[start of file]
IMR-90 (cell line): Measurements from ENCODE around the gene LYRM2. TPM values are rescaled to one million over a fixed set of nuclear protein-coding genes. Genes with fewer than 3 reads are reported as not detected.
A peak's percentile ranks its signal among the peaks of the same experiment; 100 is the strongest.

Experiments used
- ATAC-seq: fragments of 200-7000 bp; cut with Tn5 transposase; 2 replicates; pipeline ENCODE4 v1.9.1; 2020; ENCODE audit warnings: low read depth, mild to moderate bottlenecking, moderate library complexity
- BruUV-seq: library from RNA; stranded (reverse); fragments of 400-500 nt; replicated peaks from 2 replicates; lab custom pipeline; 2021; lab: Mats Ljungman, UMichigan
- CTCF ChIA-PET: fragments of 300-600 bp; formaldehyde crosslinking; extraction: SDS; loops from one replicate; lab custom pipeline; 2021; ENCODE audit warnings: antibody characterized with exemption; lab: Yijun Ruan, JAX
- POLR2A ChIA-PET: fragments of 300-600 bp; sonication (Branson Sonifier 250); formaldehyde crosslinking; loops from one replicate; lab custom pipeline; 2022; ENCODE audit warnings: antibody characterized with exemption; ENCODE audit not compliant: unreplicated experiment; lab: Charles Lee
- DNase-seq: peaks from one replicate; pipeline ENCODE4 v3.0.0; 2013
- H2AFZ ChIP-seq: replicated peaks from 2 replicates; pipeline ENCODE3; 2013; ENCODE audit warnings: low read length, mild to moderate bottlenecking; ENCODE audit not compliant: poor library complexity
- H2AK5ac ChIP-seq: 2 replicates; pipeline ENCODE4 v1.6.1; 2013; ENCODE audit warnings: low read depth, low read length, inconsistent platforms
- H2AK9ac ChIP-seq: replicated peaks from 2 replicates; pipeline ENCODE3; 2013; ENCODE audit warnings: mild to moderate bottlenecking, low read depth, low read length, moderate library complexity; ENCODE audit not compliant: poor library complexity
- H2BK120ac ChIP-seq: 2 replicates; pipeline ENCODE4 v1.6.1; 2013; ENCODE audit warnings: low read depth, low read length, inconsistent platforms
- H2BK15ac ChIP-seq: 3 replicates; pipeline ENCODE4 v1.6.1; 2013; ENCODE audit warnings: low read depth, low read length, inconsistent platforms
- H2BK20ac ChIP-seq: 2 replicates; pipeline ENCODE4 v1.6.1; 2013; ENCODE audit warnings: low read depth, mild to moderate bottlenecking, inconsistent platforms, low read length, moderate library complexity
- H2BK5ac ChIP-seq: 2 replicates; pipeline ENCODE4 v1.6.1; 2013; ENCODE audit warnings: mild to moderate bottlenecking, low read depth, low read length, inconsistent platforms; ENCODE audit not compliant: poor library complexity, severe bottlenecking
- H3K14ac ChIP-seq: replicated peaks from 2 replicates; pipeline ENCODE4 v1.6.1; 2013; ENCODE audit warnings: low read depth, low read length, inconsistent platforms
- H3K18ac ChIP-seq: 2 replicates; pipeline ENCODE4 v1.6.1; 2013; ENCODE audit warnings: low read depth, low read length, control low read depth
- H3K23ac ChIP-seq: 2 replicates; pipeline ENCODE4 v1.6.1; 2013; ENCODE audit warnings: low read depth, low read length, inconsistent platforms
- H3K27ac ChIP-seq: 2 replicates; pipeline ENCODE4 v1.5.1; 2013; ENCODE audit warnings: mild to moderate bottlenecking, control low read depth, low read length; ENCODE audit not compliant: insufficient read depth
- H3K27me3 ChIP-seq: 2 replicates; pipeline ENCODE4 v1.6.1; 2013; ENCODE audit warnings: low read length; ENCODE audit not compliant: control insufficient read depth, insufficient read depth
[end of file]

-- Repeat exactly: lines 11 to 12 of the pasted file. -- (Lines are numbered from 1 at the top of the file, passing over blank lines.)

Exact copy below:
- H2AK9ac ChIP-seq: replicated peaks from 2 replicates; pipeline ENCODE3; 2013; ENCODE audit warnings: mild to moderate bottlenecking, low read depth, low read length, moderate library complexity; ENCODE audit not compliant: poor library complexity
- H2BK120ac ChIP-seq: 2 replicates; pipeline ENCODE4 v1.6.1; 2013; ENCODE audit warnings: low read depth, low read length, inconsistent platforms